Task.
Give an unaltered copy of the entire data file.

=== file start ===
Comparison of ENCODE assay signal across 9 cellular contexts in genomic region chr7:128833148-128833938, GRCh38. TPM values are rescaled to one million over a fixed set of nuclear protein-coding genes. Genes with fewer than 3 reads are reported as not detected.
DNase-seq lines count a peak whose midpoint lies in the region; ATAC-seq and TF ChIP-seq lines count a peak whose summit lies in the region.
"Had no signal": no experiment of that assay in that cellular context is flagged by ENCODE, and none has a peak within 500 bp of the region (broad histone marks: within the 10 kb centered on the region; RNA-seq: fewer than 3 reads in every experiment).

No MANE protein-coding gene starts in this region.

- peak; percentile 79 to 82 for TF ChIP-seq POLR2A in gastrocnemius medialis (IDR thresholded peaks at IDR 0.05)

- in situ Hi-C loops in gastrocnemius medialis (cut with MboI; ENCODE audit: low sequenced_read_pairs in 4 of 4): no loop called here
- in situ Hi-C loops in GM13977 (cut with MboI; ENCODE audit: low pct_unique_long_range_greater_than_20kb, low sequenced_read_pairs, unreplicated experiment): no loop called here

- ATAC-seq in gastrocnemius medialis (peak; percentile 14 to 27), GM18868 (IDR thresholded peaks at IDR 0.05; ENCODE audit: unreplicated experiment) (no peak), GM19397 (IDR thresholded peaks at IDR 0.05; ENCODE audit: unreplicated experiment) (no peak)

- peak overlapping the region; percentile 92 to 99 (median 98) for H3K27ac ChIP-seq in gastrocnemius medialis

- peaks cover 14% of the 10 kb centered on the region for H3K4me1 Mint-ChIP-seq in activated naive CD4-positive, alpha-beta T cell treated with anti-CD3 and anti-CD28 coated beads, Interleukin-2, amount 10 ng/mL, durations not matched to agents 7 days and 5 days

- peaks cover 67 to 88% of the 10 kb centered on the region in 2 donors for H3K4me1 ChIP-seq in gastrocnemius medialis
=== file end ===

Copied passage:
Comparison of ENCODE assay signal across 9 cellular contexts in genomic region chr7:128833148-128833938, GRCh38. TPM values are rescaled to one million over a fixed set of nuclear protein-coding genes. Genes with fewer than 3 reads are reported as not detected.
DNase-seq lines count a peak whose midpoint lies in the region; ATAC-seq and TF ChIP-seq lines count a peak whose summit lies in the region.
"Had no signal": no experiment of that assay in that cellular context is flagged by ENCODE, and none has a peak within 500 bp of the region (broad histone marks: within the 10 kb centered on the region; RNA-seq: fewer than 3 reads in every experiment).

No MANE protein-coding gene starts in this region.

- peak; percentile 79 to 82 for TF ChIP-seq POLR2A in gastrocnemius medialis (IDR thresholded peaks at IDR 0.05)

- in situ Hi-C loops in gastrocnemius medialis (cut with MboI; ENCODE audit: low sequenced_read_pairs in 4 of 4): no loop called here
- in situ Hi-C loops in GM13977 (cut with MboI; ENCODE audit: low pct_unique_long_range_greater_than_20kb, low sequenced_read_pairs, unreplicated experiment): no loop called here

- ATAC-seq in gastrocnemius medialis (peak; percentile 14 to 27), GM18868 (IDR thresholded peaks at IDR 0.05; ENCODE audit: unreplicated experiment) (no peak), GM19397 (IDR thresholded peaks at IDR 0.05; ENCODE audit: unreplicated experiment) (no peak)

- peak overlapping the region; percentile 92 to 99 (median 98) for H3K27ac ChIP-seq in gastrocnemius medialis

- peaks cover 14% of the 10 kb centered on the region for H3K4me1 Mint-ChIP-seq in activated naive CD4-positive, alpha-beta T cell treated with anti-CD3 and anti-CD28 coated beads, Interleukin-2, amount 10 ng/mL, durations not matched to agents 7 days and 5 days

- peaks cover 67 to 88% of the 10 kb centered on the region in 2 donors for H3K4me1 ChIP-seq in gastrocnemius medialis